On the way to Rochester we stopped at Sonnenberg Gardens in Canandaigua, a place with an old mansion, some formal gardens, and an unusually hot and wet amphitheater. My friend, a Buffalo Philharmonic violinist, wanted to show me where her violin imploded in the amphitheater during a summer concert. She was playing, and it just crumpled. Instead of doing air violin she sat there with spruce, maple, and Evah Pirazzi strings in her lap, until it was over. She knew it could be rebuilt.

I knew the Rolex would withstand the Sonnenberg Gardens because “200 meters-660 feet” was printed on the face, along with “Submariner.” I’ve never heard anybody sound that out so I don’t know if it’s sub-mariner, as in a superhero, or submarine-er, as in Navy. If a submariner needs a watch good for 200 meters, something’s wrong, like the hull’s imploded or the other sailors, offended by his pretension, have compressed air into a torpedo tube and ejected him and his Rolex.

In the Sonnenbeg Gardens mansion we met an ex-nurse docent-hostess who said unflattering things about Buffalo for no good reason, as people around Rochester will do. She had trained at the County Hospital in Buffalo, where she had encountered ethnic groups that had been new to her. Those were her words: ethnic groups. The code wasn’t hard to break. I didn’t think she meant Basques looking for sheep or Tuvan throat singers looking for a recording studio or Hmong or Sea Dyaks.

I got my Rolex in Fiji, speaking of ethnic groups, in 1968. In those days if you wanted a truly waterproof watch your choices were Rolex or Omega. I wanted a Rolex because of Apollo 8: Boorman, Anders, and Lovell orbiting the moon, Christmas 1968, reciting Genesis. I screamed Church and State you fuckers! Church and State! at the TV, but the Omega-wearing bastards kept reading from the Bible on my tax dollars.

I wasn’t worried about the vacuum of space anyway; I was headed for the rainforest, hot and wet, and wanted a watch that wouldn’t fill up with water and stop.

As soon as I landed in Fiji, on my way to Bougainville, I got a cab over to Suva to look for a duty-free Rolex.

I thought I might have to bargain for it.

When I was eleven my mother took me to Juarez. She told me in Mexico you had to bargain for things, that it wasn’t like the Kress Store in our town where the marked price was the price and you paid it.

I wanted to buy a sheath knife – that’s what I told my mother. In fact I wanted a dagger, because I had read Macbeth: Is this a dagger which I see before me, The handle towards my hand? Come let me clutch thee.

I wanted a horn-handled dagger with the Mexican eagle at its end, and a tooled leather sheath to put it into.

I didn’t do well in the first small shop, where no price was marked.

“How much?” I asked, pointing, and when the man said “Two dollars” I blurted out “One” and ran out. My mother suggested that saying “Would you take a dollar?” and waiting for an answer would be better. She led me along to other shops and I got a palpable dagger for fifty cents off, as I remember.

Bargaining in Mexico seemed more thrilling than trading toys and pogs at home in Hawai’i. I might point out that we kids played with pogs in the fifties, then forgot entirely about them until they reappeared in what, the eighties? Our simple childhood game, hijacked by collectors, Mainland kids who have never seen a pog doing its traditional job, capping a milk bottle, its little tab asking to be pulled. Which you do. Then you play with it and lose it. Then your mother grabs the bottle without looking, the milk splashes out, and you’re in trouble.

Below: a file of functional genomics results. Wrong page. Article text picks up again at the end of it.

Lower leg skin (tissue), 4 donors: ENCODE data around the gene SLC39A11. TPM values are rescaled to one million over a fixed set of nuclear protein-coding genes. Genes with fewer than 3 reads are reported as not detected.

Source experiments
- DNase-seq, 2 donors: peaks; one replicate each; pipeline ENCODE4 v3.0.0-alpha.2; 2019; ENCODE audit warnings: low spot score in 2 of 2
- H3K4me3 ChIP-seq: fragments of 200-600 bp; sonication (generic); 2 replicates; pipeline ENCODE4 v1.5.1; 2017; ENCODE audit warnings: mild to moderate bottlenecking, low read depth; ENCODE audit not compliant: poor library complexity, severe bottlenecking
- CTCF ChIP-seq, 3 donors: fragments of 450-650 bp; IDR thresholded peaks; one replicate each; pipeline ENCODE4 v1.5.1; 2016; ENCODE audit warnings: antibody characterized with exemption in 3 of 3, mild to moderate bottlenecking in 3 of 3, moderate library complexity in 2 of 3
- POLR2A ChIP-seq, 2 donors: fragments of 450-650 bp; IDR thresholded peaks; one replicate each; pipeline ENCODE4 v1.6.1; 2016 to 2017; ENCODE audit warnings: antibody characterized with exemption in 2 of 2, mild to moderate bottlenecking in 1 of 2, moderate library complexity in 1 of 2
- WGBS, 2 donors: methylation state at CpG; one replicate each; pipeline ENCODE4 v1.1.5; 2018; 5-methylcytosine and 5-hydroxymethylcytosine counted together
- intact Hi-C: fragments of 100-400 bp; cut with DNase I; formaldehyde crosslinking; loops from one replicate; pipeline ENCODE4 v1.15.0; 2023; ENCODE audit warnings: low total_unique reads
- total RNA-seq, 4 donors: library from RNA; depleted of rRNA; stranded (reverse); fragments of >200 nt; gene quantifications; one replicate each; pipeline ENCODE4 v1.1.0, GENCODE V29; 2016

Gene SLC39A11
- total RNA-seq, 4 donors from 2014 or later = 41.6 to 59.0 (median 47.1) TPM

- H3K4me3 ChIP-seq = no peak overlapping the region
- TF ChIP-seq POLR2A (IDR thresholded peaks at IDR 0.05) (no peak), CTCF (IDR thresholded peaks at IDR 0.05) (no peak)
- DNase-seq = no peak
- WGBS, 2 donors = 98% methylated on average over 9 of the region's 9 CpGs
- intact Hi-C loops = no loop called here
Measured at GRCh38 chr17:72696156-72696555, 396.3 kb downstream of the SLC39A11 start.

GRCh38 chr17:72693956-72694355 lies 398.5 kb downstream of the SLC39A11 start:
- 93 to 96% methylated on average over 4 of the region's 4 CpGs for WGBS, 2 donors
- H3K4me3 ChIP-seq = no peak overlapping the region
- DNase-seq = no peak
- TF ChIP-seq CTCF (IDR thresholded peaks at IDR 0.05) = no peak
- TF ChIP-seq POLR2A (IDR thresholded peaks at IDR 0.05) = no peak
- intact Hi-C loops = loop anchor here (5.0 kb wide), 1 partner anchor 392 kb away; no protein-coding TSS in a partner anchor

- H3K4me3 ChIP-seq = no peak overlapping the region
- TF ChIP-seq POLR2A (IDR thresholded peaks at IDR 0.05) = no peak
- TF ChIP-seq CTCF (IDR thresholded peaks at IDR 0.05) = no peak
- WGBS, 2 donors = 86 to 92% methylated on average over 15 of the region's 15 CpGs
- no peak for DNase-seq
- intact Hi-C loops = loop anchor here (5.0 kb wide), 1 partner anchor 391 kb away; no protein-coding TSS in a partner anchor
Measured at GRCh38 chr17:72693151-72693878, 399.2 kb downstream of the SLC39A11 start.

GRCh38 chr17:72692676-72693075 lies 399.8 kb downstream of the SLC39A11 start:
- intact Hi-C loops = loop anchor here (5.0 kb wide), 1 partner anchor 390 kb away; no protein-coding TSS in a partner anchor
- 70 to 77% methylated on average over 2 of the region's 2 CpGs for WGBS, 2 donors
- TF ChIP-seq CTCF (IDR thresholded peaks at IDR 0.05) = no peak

Modern pogs are made in Smithville, Ontario, a place I have visited because an Englishman I used to do some consulting for lives there. During the first anniversary dinner of my second wedding that man from Smithville took advantage of a conversational lull to announce that he and his brothers used have contests in which the object was to force a condom over your head, yes, to pull it down over your face, and to breathe in through your mouth and out through your nose, being careful of the mucus, though that added a certain note of reality to the trick, using reverse circular breathing, inflating the condom into a conehead, until it blew. First one to bust the rubber won.

I went upstairs for some condoms and we sat around the table, men and women alike, trying to force them over our heads. I was glad the curtains were drawn. I turned my condom inside out hoping the lubricant would help, but it didn’t. No one, not even the aptly-named instigator Peter, could do it. This made me doubt his story. No condoms broke but the marriage finally did, which led to considerable dickering: I have thee not, and yet I see thee still.

I hoped I wouldn’t have to dicker for the Rolex because by then I was out of practice. I told the cabbie to wait and went down the line of Indian shops. Each shopkeeper – No Sir we have only the Omega watches, they are very nice – directed me to the next. Finally there one was, in a fly-specked display case, next to silver Zippo lighters and short-wave radios – my Rolex, in a green box with a red wax seal.

How much, I asked.

For you, sir, one hundred thirty dollars US.

I was not eleven anymore and understood who had the power in that shop, so I gave him traveler’s cheques and, heat-oppressed brain and all, emerged into the hot dusty Suva street with my Rolex, as in the world is my, Oyster. Perpetual.